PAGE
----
Banjo History Notes (I)

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With this post we´ll start a series of posts with historical information on banjos; main performers, instruments details…
The banjo was first introduced in the USA by African slave communities. It was initially a black folk instrument. Africans have played this type of instruments for ages, basically a drum attached to a neck with strings. This family of instruments is very old and their roots can be traced thoughout the Far East, Middle East or Africa. Banjo-like instruments have existed since the ancient Egypt. In fact, many of this instruments still found on those cultures have banjo related names such as banza, bangoe, banshaw…
This type of instrument is soon adopted in the early 19th century, and will live a constant evolution during the century.

African-american slaves made these banjo predecessors mostly with 4 or 3 strings. They used unfretted necks and used heads made with goat (or cat) skin.
Joel Walker Sweeney is considered the inventor of the modern banjo almost as we know it today. He added a fretted neck used on other instruments such as guitars or mandolins as well as tuners. This first banjo had 4 strings and, here comes the big step, a shorter scale fifth string attached to a tuner (tuning peg) fitted on top in the middle of the neck. This modification altered completely the way the banjo was played and also explains why the banjo is considered the first or main of America´s folk instrument.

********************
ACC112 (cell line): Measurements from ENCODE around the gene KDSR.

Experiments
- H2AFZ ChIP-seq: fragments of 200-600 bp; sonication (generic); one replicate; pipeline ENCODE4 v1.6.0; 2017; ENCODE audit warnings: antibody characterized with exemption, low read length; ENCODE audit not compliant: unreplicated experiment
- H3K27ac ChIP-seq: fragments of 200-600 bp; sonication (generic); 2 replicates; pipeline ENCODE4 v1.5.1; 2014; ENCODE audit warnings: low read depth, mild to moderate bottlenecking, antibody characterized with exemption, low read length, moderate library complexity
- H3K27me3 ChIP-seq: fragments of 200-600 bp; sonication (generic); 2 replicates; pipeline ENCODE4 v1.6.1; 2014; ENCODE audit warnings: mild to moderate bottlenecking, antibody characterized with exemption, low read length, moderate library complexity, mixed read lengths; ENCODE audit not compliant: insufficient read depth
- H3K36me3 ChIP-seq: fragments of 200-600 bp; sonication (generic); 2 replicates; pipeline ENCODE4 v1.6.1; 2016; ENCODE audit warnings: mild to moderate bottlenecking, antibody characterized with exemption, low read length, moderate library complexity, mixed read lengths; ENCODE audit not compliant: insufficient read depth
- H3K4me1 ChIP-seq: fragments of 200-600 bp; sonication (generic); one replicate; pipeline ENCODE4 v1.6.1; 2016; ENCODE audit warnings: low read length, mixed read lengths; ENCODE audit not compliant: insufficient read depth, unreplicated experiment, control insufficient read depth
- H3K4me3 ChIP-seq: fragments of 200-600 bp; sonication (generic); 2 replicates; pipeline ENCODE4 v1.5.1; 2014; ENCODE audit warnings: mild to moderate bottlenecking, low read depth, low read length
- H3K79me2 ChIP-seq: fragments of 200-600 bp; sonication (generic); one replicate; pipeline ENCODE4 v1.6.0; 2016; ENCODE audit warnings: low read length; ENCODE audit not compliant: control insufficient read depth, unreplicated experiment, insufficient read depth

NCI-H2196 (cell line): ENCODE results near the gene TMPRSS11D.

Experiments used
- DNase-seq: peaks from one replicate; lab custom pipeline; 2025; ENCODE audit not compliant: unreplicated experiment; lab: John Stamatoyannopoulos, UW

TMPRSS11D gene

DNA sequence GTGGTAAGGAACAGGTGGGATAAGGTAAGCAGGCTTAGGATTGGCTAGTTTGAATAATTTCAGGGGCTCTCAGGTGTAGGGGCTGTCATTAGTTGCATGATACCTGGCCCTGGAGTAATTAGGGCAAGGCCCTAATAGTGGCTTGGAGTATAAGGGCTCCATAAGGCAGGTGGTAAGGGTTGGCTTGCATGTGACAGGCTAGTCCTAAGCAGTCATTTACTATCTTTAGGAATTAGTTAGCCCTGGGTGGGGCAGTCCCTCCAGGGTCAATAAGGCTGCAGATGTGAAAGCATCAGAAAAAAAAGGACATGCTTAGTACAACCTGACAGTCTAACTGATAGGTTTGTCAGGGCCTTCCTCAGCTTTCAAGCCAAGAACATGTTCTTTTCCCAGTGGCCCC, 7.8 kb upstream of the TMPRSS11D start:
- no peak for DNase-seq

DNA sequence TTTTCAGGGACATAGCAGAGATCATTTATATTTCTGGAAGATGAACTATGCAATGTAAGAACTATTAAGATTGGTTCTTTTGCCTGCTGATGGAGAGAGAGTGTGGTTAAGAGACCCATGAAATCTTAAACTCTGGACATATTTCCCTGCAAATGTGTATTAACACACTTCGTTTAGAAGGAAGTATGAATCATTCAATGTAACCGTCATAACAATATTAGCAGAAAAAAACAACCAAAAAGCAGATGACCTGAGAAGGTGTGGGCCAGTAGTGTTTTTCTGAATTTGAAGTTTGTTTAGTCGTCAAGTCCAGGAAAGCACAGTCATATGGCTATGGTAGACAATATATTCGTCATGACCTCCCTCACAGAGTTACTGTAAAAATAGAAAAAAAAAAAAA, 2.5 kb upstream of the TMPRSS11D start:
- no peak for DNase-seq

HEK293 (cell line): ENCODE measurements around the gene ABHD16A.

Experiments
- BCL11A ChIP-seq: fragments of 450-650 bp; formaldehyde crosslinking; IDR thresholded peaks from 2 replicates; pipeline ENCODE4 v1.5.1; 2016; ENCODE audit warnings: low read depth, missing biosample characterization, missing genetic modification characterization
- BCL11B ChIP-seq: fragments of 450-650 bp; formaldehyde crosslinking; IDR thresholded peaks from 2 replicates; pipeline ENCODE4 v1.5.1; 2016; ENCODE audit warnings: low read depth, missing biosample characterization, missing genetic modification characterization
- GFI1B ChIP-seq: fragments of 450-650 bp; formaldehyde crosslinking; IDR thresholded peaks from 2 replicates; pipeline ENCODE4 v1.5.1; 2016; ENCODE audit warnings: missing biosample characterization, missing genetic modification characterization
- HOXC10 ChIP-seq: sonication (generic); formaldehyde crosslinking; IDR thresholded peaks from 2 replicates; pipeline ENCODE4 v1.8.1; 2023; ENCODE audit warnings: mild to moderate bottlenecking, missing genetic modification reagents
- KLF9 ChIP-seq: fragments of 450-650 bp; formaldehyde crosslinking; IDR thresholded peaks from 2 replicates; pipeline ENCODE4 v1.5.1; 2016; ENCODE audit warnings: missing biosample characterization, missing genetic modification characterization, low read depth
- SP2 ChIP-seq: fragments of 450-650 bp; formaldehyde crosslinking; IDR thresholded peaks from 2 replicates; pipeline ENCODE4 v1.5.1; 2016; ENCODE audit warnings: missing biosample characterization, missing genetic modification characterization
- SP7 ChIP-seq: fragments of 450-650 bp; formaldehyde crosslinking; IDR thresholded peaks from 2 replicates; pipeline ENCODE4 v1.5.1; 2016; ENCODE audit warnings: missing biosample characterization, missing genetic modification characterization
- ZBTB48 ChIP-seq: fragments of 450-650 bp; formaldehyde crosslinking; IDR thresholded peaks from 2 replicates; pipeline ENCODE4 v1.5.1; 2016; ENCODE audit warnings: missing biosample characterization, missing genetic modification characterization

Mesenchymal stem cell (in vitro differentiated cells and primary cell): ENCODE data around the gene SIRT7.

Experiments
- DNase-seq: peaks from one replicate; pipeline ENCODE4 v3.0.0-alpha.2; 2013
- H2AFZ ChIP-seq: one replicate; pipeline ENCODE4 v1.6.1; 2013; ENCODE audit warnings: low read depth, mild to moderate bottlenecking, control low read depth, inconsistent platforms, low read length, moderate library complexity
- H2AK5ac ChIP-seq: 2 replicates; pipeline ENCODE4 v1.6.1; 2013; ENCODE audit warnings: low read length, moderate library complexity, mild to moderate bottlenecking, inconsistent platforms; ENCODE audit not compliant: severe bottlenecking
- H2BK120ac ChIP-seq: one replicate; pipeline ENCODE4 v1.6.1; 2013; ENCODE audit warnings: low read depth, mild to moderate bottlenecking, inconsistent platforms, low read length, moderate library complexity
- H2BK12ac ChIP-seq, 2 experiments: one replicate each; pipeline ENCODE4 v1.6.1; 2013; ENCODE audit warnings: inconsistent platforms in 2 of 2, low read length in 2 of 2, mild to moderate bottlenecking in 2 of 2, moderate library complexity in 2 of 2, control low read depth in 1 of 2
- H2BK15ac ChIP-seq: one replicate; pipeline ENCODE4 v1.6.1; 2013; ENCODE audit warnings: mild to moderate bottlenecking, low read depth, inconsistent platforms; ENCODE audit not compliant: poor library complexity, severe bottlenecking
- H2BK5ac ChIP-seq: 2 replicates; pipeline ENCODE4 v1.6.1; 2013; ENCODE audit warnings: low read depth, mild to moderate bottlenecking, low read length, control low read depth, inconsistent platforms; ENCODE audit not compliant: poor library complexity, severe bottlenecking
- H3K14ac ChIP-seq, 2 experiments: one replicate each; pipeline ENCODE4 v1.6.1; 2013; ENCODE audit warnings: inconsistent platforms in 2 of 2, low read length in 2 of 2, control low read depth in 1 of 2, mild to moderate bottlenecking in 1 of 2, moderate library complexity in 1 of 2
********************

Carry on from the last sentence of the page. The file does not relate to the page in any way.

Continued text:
Even though Sweeney is considered by many the inventor of the fifth string banjo, there are actually evidences of an earlier birth in the same southern plantations.
No matter who the inventor of the banjo was, the fact is that Sweeney contributed to its expansion over the United States.
What really brought the banjo to big attention of public were the Virginia Minstrels performances in New York in 1843, where banjos became main instruments in the show, not only for accompaniments. Banjo soon became indispensable on minstrel music, which influenced many other musical trends. Black faced banjo performers were common characters on these shows. As a result of this huge success of the Virginia Minstrel shows, hundreds of minstrel groups started to tour all over the United States, taking the banjo through the North, South and out to the Western frontier.
The five string banjo was very popular in the late XIX century and beginning of the XX. Yes, it was even more popular than the guitar amongst musicians. By that time of old time and classic banjo styles, used gut strings instead of steel strings. Heads were made with tight skin attached to the resonator instead of todays plastic heads.
Making banjos became a craft in cities like Baltimore (a drum head manufacturer started production when Sweeney contacted him), New York City (David Jacobs) or San Francisco (Charles Morrell).